As a web designer, masters of the digital realm, you might have never faced the situation where your designs are going to be sent to a print shop.
Or perhaps you’re an Internet business owner in a place right now where you need printed materials for an event (a conference, a meet-up, billboard advertising, and so forth). You might be an online retailer, a SaaS company, a web development agency, etc.
What happens when you’ve only got web graphics at hand? Graphics designed to be displayed on electronic devices like computer monitors and smartphones.
IAB Ad Operations Council and Mobile Marketing Center of Excellence Release ‘HTML5 for Digital Advertising 1.0’ for Public Comment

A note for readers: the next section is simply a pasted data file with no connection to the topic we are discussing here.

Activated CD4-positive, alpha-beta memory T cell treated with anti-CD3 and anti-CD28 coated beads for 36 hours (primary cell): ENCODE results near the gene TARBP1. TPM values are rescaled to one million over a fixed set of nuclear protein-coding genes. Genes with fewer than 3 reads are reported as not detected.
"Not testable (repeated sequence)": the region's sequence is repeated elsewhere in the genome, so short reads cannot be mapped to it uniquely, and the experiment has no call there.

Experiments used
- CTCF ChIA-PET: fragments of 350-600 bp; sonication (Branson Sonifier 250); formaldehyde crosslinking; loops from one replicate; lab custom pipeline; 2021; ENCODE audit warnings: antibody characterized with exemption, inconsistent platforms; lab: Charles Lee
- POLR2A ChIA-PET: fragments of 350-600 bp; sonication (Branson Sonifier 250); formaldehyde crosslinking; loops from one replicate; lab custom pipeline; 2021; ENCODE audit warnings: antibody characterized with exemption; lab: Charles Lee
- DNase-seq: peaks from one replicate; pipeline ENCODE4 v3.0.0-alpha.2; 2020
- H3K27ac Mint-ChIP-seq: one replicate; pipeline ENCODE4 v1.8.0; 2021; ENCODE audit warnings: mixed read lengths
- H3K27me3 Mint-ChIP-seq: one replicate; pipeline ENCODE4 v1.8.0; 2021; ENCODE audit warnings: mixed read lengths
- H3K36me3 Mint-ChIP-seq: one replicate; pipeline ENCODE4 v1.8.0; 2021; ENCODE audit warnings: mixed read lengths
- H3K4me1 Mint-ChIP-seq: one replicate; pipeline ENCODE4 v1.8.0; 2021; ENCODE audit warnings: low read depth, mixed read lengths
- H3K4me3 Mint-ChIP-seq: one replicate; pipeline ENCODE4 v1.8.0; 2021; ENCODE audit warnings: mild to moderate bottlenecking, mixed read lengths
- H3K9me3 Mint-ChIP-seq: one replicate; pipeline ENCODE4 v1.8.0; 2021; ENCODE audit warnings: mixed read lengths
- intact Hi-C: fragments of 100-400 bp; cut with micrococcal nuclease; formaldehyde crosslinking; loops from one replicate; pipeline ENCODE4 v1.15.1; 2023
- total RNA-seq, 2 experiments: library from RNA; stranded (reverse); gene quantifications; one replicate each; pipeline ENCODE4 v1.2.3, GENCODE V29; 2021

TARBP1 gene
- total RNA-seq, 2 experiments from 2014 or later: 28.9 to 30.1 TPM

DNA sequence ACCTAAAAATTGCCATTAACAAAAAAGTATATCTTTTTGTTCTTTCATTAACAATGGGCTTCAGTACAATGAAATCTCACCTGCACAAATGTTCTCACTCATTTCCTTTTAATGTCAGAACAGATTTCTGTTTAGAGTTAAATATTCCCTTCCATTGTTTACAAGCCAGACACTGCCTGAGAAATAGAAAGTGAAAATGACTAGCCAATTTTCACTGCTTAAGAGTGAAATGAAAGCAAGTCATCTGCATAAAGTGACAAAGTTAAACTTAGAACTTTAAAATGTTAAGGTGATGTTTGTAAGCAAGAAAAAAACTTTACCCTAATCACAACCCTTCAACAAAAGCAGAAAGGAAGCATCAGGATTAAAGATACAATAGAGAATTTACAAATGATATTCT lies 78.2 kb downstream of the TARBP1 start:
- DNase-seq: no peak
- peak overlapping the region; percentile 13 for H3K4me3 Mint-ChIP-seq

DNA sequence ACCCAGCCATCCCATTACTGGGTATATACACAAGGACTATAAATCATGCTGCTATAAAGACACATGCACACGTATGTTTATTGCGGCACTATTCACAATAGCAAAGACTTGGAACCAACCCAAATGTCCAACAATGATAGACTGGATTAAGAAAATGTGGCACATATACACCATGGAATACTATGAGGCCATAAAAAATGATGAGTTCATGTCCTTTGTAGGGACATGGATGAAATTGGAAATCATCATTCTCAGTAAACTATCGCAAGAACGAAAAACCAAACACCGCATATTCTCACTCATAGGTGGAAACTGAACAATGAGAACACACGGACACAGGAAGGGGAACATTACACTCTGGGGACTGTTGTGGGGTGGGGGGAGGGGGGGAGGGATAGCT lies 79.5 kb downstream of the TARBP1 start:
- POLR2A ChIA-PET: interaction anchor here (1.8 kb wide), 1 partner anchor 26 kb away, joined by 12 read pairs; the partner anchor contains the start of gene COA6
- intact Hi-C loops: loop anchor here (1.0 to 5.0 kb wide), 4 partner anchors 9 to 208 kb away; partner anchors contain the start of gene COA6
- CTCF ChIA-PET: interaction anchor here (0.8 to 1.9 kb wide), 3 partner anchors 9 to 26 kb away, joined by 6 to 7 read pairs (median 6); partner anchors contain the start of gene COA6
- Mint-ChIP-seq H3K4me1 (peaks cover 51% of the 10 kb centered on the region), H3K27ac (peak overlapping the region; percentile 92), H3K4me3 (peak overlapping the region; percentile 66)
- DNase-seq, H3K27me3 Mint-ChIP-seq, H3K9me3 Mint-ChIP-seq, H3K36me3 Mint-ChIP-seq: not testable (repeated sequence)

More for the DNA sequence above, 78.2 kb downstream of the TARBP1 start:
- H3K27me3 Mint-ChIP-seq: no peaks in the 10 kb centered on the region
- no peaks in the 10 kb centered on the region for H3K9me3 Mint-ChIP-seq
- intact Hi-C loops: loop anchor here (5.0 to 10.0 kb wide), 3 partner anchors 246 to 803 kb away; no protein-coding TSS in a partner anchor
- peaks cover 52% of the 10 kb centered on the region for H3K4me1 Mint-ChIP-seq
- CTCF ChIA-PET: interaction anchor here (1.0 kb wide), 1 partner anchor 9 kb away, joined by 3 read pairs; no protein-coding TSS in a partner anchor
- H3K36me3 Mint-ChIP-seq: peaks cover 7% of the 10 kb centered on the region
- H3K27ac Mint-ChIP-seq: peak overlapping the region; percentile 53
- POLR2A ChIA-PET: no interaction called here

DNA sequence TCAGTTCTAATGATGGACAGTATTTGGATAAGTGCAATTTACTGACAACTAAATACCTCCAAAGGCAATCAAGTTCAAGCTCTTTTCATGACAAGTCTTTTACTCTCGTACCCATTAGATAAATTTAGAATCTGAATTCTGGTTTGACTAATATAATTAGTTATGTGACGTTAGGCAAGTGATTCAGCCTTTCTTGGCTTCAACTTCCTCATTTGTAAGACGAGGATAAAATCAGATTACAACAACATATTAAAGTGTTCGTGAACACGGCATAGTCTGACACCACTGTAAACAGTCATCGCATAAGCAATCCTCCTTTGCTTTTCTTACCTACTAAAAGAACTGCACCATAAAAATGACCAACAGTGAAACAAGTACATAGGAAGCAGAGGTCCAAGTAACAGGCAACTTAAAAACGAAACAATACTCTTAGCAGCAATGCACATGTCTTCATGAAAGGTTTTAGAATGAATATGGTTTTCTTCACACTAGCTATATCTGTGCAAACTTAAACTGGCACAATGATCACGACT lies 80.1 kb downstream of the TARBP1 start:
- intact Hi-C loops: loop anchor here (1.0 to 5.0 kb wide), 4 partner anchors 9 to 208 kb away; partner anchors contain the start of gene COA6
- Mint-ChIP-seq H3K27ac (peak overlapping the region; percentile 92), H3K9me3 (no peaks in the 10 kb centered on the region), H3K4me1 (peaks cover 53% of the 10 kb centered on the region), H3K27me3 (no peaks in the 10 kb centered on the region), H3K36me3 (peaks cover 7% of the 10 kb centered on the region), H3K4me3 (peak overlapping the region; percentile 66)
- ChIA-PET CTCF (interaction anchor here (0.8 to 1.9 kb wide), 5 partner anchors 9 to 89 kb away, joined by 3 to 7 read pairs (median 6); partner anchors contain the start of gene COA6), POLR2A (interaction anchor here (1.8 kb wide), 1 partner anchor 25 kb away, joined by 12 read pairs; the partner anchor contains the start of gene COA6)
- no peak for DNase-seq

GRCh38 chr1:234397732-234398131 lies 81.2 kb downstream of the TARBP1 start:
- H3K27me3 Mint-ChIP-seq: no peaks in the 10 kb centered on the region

The “HTML5 for Digital Advertising 1.0” document flags challenges in adopting HTML5, as well as solutions for overcoming those hurdles. It features time and cost-savings guidance, an HTML5 wiki resource for designers and developers, and also addresses:
Ad server compatibility communication recommendations
“With multi-screen advertising growing at such a continued rate and increasing in demand daily, it’s mandatory that we (as an industry) demonstrate how marketers can strategically and effectively bring HTML5 ad development into the mainstream,” said John Percival, Senior Creative Technologist, PointRoll, and member of the IAB HTML5 Working Group. “As new screens emerge, and people change the way they view and interact with content, advertisers will need a standard ad solution that’s ubiquitous in the ever-changing environment.”